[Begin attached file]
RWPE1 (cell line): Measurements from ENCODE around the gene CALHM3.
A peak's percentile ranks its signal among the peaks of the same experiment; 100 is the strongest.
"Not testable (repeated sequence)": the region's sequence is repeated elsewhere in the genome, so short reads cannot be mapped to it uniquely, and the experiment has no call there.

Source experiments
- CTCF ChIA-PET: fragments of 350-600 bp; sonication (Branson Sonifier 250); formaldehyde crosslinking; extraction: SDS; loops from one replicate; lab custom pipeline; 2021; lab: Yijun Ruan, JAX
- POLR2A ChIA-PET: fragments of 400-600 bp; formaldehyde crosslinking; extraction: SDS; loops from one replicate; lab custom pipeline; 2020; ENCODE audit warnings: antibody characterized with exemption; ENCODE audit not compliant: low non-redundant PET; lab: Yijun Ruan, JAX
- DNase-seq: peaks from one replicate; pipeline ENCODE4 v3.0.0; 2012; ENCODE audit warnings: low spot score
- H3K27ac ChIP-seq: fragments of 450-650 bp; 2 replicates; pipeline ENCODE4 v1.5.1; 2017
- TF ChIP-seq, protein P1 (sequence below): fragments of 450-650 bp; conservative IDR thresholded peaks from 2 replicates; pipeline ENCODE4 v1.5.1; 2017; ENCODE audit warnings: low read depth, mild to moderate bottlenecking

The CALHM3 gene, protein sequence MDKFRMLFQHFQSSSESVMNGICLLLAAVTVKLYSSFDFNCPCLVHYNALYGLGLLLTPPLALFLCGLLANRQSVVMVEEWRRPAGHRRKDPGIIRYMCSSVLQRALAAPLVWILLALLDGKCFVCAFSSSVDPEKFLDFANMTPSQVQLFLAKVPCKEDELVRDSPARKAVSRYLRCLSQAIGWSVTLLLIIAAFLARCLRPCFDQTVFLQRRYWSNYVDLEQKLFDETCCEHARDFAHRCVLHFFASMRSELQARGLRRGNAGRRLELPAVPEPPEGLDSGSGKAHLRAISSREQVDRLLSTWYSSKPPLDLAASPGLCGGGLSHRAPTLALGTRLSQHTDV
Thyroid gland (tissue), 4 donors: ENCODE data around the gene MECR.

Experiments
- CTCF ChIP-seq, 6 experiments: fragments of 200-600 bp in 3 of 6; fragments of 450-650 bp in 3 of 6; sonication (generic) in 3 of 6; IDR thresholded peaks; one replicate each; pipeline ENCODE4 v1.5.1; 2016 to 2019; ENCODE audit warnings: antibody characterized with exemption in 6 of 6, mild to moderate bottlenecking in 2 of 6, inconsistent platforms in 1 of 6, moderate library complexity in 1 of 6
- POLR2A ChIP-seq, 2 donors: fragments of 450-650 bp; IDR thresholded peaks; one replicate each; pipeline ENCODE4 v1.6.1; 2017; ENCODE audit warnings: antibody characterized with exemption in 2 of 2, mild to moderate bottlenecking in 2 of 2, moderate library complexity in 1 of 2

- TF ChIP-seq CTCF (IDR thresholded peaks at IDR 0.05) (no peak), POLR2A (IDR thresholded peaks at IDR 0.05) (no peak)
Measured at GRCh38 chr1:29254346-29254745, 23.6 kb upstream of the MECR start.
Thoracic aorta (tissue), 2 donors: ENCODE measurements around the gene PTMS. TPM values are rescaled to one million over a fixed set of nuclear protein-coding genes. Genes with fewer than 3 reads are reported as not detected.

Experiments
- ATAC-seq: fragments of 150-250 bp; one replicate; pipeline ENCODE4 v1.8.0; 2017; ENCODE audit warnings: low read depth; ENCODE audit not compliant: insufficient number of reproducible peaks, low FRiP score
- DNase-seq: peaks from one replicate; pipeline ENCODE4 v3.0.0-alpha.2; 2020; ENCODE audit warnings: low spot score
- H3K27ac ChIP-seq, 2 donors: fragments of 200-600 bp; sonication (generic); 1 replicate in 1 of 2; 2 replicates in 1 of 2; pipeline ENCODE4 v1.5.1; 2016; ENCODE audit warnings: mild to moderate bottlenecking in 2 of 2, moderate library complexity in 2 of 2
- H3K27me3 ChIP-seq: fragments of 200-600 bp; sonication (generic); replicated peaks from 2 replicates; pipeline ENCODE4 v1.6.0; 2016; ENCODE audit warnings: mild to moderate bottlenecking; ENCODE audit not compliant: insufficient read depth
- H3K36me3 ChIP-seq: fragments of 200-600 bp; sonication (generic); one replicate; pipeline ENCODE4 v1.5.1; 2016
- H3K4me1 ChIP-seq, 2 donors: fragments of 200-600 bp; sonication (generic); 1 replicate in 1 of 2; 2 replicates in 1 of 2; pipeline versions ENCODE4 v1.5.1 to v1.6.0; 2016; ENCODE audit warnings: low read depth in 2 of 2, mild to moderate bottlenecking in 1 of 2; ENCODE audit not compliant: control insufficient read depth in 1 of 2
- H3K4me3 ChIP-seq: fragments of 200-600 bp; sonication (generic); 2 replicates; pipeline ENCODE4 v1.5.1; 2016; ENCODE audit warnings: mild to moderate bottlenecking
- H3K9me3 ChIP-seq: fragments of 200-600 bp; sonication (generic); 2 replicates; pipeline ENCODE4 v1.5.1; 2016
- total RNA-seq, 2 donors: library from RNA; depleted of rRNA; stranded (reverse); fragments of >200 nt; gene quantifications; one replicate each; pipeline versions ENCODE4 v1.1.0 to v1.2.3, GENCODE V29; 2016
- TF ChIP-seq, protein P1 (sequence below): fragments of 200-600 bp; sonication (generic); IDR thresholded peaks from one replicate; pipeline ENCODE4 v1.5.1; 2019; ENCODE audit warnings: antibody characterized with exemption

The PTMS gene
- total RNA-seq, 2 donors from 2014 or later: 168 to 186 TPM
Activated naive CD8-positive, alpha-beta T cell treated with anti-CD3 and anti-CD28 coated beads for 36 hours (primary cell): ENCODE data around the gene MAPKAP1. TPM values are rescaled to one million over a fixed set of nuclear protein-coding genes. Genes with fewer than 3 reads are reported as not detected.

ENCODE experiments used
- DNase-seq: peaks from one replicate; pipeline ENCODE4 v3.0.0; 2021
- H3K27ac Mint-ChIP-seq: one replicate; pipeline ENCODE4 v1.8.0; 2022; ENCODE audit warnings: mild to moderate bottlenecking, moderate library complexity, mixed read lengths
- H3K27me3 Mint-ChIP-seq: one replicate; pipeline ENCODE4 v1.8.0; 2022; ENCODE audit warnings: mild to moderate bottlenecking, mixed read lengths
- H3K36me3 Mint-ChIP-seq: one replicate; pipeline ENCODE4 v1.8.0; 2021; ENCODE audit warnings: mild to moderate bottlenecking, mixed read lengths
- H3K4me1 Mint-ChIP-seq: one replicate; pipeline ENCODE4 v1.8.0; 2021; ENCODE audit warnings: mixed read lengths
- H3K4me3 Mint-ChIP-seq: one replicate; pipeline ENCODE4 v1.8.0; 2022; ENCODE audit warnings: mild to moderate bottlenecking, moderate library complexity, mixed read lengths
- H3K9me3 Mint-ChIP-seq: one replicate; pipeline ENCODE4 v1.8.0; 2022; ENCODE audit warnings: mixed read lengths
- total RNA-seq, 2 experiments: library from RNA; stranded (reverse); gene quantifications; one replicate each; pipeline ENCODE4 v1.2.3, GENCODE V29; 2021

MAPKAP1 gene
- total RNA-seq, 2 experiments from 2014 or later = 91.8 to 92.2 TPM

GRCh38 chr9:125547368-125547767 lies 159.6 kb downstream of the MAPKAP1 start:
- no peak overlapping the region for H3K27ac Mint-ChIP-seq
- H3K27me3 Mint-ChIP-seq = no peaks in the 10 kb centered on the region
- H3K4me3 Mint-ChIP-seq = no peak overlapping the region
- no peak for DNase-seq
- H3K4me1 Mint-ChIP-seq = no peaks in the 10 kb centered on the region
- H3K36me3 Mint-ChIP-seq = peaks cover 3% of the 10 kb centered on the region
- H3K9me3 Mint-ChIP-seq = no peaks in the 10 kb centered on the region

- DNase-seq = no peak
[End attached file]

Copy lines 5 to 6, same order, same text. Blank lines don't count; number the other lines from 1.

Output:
- CTCF ChIA-PET: fragments of 350-600 bp; sonication (Branson Sonifier 250); formaldehyde crosslinking; extraction: SDS; loops from one replicate; lab custom pipeline; 2021; lab: Yijun Ruan, JAX
- POLR2A ChIA-PET: fragments of 400-600 bp; formaldehyde crosslinking; extraction: SDS; loops from one replicate; lab custom pipeline; 2020; ENCODE audit warnings: antibody characterized with exemption; ENCODE audit not compliant: low non-redundant PET; lab: Yijun Ruan, JAX